Announcing Rust 2018 Beta release!


#2

Did this misfire? I updated to 1.31.0-beta.17, but I still see only “preview” tools:

$ rustup component list --toolchain beta | grep preview
clippy-preview-x86_64-unknown-linux-gnu (installed)
llvm-tools-preview-x86_64-unknown-linux-gnu
rls-preview-x86_64-unknown-linux-gnu (installed)
rustfmt-preview-x86_64-unknown-linux-gnu (installed)

#3

I don’t know =) perhaps I was mistaken. (cc @nrc, @alexcrichton)


#4

It’s waiting on a Rustup update actually. It will hopefully happen early this week.


#5

This update was super smooth to try out; huge kudos for all of the cargo fix work, it’s wonderful!

I ran into one issue with cargo fix --edition-idioms: report and minimal repro at https://github.com/rust-lang/cargo/issues/6353 :slight_smile:

Thanks again, very excited for 2018!


#6

… And an ICE that happens in both beta and nightly presumably in code around name resolution in the new path system… https://github.com/rust-lang/rust/issues/56263


#7

Will this also be the case for nightly after this hits rustup for beta?


#8

Then Rust 1.32.0 becomes the most exciting version… I think we can name Rust 1.32.0 as Rust 2019


#9

Yes


#10

The #[cfg_attr(rustfmt, rustfmt_skip)] => #[rustfmt::skip] clippy warning is still only showing up in nightly even though #[rustfmt::skip] has been available since 1.30.

Wouldn’t it make sense to include this rule in the initial edition 2018 clippy?


split this topic #11

9 posts were split to a new topic: Installing docs is slow on Windows


#12

Incompatibility with C in C-style enum’s is still not fixed. :frowning:


#13

What’s the issue number for that?


#14

For C-enum like enum’s, this one maybe:


#15

The Rust 2018 (1.31.0) release itself is now ready for testing for anyone who’s extra intrepid!


#16

I had opened an issue asking for some further explanation on why #![macro_use] is needed for local macros in the edition guide tracker. I never got any comments so I just wanted to make sure it didn’t get overlooked.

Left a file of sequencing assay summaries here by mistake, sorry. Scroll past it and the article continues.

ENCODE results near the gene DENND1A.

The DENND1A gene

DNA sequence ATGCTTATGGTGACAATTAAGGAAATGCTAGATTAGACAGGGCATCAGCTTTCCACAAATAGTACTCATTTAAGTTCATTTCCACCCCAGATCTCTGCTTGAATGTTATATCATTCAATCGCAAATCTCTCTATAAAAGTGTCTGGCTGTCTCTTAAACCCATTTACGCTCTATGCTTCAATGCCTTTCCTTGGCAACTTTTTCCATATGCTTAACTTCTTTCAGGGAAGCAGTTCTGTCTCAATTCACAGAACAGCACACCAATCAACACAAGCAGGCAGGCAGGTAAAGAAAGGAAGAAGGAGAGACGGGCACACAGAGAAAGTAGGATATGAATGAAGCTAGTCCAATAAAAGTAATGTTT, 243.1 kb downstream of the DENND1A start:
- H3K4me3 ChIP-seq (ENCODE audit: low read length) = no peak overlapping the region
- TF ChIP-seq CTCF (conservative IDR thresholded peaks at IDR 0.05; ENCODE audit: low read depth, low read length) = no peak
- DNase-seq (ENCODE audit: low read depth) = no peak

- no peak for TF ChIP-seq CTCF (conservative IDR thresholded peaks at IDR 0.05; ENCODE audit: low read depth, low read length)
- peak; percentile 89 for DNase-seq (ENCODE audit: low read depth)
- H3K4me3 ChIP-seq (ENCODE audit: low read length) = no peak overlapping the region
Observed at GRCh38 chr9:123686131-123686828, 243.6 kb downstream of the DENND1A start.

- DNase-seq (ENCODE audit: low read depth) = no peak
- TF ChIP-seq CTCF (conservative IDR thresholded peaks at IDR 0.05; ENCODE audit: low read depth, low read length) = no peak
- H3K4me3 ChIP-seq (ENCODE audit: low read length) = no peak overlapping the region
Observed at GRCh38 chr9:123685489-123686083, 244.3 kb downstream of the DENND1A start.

#17

@johnthagen

#![macro_use] is needed for local macros

Long story short - macro_rules! acts like let variables, but at module level, so there can be many of them having the same name in a single module and shadowing each other.
For use module::my_macro to work with local macro_rules! we need to decide what my_macro exactly it refers to (probably the last one) and how to do it without causing import resolution to stuck.

#[macro_export] macro_rules! on another hand defines two names actually, one usual let-like macro_rules and one item-like name in the root module that can be imported with use.
That’s why you can’t define multiple #[macro_export] macro_rules! with the same name in the same crate.


With uniform paths on 2018 edition there’s a way to make macro_rules! item modularized explicitly

macro_rules! foo { () => () } // `let`-like macro

pub(crate) use foo; // item-like reexport of the `let`-like macro

, but some tweaks to macro_rules! privacy need to be done first (as described in https://github.com/rust-lang/rust/issues/56417).

Perhaps there’s a way to add this reexport automatically, but this certainly cannot be done naively because it will break the multiple shadowing macro_rules! in the same module.


#18

@petrochenkov Thanks for the explanation! Do you think some condensed version of this belongs in the edition guide (even a one-liner about shadowing issues)?


#19

This clarified my mental model a lot, thank you! What about #[macro_use] on a mod item? Does it expand the let-like scope to “continue” in the rest of the parent module, and later sibling modules?


#20

Probably yes, because the question arises regularly.

Yes, by default the closing brace } on module or block terminates macro_rules scopes, but #[macro_use] on mod opts-out of this default and lets the scopes continue further.

Unlike let variables macro_rules don’t have any runtime behavior/lifetimes/destructors attached to the scope end, so letting them out doesn’t cause any issues.


closed #21

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